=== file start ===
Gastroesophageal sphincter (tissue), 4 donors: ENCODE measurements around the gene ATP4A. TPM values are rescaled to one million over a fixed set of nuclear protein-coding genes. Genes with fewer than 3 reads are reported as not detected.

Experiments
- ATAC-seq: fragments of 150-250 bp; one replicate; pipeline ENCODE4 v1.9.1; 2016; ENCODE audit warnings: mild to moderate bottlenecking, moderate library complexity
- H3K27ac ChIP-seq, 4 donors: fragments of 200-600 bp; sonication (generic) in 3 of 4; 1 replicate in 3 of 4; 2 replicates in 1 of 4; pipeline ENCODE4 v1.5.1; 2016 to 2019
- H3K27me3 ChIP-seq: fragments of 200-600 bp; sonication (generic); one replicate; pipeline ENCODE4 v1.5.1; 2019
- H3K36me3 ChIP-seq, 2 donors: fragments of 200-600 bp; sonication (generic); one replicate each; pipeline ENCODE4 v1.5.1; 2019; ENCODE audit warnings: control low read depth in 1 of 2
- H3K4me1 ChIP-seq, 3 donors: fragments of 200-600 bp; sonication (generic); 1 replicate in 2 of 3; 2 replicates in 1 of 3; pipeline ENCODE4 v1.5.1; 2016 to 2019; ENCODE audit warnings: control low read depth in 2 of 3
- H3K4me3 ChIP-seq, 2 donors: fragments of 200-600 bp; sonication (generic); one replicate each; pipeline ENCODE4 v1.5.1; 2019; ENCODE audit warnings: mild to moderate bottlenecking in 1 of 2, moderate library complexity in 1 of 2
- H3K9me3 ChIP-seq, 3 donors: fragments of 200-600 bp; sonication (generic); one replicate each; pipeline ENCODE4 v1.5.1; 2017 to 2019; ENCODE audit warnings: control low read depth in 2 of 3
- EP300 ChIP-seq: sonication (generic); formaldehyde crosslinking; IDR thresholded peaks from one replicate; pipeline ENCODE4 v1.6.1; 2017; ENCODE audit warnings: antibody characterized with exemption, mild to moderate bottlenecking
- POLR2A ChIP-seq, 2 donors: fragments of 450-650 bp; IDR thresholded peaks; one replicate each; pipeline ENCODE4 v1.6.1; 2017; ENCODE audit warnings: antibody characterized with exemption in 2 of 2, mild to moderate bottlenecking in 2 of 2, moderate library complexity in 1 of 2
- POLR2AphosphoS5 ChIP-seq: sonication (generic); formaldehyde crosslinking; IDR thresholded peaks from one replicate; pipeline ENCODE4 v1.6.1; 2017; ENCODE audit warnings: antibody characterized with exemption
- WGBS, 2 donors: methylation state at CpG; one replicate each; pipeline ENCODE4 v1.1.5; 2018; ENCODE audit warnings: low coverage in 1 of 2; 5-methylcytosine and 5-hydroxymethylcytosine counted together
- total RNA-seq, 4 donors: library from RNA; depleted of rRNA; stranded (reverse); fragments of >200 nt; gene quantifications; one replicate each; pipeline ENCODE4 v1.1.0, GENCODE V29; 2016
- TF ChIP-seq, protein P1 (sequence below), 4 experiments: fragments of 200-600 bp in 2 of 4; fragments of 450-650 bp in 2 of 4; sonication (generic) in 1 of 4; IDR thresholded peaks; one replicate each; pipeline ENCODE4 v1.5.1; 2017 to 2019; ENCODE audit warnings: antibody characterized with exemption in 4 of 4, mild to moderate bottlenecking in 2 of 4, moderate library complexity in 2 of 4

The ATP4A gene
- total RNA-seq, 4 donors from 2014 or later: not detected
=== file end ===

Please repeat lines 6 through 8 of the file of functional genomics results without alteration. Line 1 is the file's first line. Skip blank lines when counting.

- H3K36me3 ChIP-seq, 2 donors: fragments of 200-600 bp; sonication (generic); one replicate each; pipeline ENCODE4 v1.5.1; 2019; ENCODE audit warnings: control low read depth in 1 of 2
- H3K4me1 ChIP-seq, 3 donors: fragments of 200-600 bp; sonication (generic); 1 replicate in 2 of 3; 2 replicates in 1 of 3; pipeline ENCODE4 v1.5.1; 2016 to 2019; ENCODE audit warnings: control low read depth in 2 of 3
- H3K4me3 ChIP-seq, 2 donors: fragments of 200-600 bp; sonication (generic); one replicate each; pipeline ENCODE4 v1.5.1; 2019; ENCODE audit warnings: mild to moderate bottlenecking in 1 of 2, moderate library complexity in 1 of 2